I've read a handful of blog posts (like this one) touting the benefits of an open floor plan office: fostering community, increasing communication and flexibility, removing hierarchy. Maybe it works that way for some extraverts, or some millennials - maybe it even works for some introverts, although I highly doubt it. In my opinion, the only reason for an open office is an organizational desire to save money.  

 

Communication: Where do I start. There are so many potential channels for communication that do not involve interrupting someone in the middle of whatever they are doing simply because there is no partition between their computer and yours. If you’re in the same office, you can meet face to face anywhere. If you aren’t, there’s email, so many flavors of IM (Slack, Skype, Lync aka now Skype for Business), online collaboration tools like Confluence, and oh…the phone too.

 

Flexibility: I hear this, and I think “yeah, the flexibility for people to get laid off and not have much personal stuff they need to be escorted out of the building with.” Maybe I’m just being cynical. It could work the other way – if the company grows quickly, more people can be squeezed into the layout without any significant time or cost investment.

 

Hierarchy: having an “open door” policy should be good enough. Moving up the corporate ranks enough to warrant being given an office was an incentive for me – why would you want to take that away? I've never felt like the executives at any company I've worked at were unapproachable just because they sat in an office.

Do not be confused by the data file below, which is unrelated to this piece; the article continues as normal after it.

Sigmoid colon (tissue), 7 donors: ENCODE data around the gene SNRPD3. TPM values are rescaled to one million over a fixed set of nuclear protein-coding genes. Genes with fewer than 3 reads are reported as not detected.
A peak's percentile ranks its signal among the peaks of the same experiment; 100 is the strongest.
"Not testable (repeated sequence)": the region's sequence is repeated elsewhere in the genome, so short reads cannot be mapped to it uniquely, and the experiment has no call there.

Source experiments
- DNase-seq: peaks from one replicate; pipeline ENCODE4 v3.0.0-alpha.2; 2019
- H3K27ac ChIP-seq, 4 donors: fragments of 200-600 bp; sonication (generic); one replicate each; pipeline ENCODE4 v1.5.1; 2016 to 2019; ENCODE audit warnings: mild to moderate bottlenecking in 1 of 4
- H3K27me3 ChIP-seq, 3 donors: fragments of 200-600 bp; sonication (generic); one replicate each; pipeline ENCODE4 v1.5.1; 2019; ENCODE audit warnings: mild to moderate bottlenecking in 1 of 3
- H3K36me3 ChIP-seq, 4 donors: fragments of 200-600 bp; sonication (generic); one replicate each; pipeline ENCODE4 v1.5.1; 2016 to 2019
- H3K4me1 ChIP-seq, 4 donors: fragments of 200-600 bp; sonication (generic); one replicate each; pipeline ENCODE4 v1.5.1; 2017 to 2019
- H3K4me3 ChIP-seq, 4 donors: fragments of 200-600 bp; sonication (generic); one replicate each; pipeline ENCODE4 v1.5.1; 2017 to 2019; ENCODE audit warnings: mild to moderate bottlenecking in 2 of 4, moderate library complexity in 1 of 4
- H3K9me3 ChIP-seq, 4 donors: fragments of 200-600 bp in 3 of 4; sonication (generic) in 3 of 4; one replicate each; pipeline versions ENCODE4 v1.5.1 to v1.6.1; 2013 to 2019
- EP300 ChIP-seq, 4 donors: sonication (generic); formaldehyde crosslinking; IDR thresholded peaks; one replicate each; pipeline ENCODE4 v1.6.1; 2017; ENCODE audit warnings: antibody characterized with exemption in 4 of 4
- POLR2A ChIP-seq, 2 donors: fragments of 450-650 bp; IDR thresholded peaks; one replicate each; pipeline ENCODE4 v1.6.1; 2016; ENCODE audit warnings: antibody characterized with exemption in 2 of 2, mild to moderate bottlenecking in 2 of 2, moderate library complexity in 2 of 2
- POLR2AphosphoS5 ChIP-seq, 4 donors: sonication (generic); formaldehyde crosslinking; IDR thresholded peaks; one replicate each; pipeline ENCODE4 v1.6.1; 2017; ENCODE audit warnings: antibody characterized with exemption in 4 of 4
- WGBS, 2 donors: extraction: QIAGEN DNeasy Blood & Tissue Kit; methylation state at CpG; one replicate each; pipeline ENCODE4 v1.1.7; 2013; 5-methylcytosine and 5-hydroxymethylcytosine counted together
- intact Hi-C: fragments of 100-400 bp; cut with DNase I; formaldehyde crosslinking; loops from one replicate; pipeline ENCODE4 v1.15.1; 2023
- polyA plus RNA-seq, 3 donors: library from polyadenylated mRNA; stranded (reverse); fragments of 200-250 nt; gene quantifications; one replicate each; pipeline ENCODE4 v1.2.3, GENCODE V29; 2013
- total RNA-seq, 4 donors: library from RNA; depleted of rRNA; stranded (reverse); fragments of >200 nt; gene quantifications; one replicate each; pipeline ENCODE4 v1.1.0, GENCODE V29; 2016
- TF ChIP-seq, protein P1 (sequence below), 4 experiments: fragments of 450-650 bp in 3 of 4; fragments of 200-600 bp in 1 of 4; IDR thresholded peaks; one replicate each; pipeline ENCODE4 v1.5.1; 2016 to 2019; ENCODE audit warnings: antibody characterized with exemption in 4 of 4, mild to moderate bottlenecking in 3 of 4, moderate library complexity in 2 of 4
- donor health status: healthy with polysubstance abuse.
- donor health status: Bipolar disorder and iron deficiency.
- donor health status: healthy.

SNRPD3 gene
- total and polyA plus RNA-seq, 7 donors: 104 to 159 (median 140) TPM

Privacy/Confidentiality: Almost all of my jobs have included some amount of confidential or proprietary knowledge and related projects. No matter how clean your desk is, at some point, if you’re in an open area, someone will walk behind you and see what’s on your monitor. If it’s someone else’s salary, that’s a problem. I’ve also never had a job where I haven’t had to spend at least 3 hours a day, and sometimes as many as 7, on the phone. Fine for me, if I’ve got a headset on – but no great for everyone sitting within earshot who has to listen to me when they’re trying to get their own work done.  

 

“But We Have Designated Quiet Spaces”: Why should I have to try to book a conference room or designated quiet space (probably competing with a quite a few others who are in the same situation? I work best in my own comfortable environment – emphasis on comfortable. If I need to spend more time working in locations other than my desk, it seems counterproductive. The retroactive “quiet space” seems like a last-ditch effort companies are making to try to appease their unhappy employees without spending any money changing the layout.

 

 

I've lost out on several jobs because I'm not willing to spend two or more hours, five days a week, commuting to work in an environment where I wouldn’t be able to deliver my best results. But on the plus side, I've developed a freelance career where I can work from anywhere, at any time. All I need is a computer, an internet connection, a phone....and quiet. 

 

How many of you have worked or are working in an office with an open floor plan? What are your thoughts – yea or nay?

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© 2019, Danalynne W. Menegus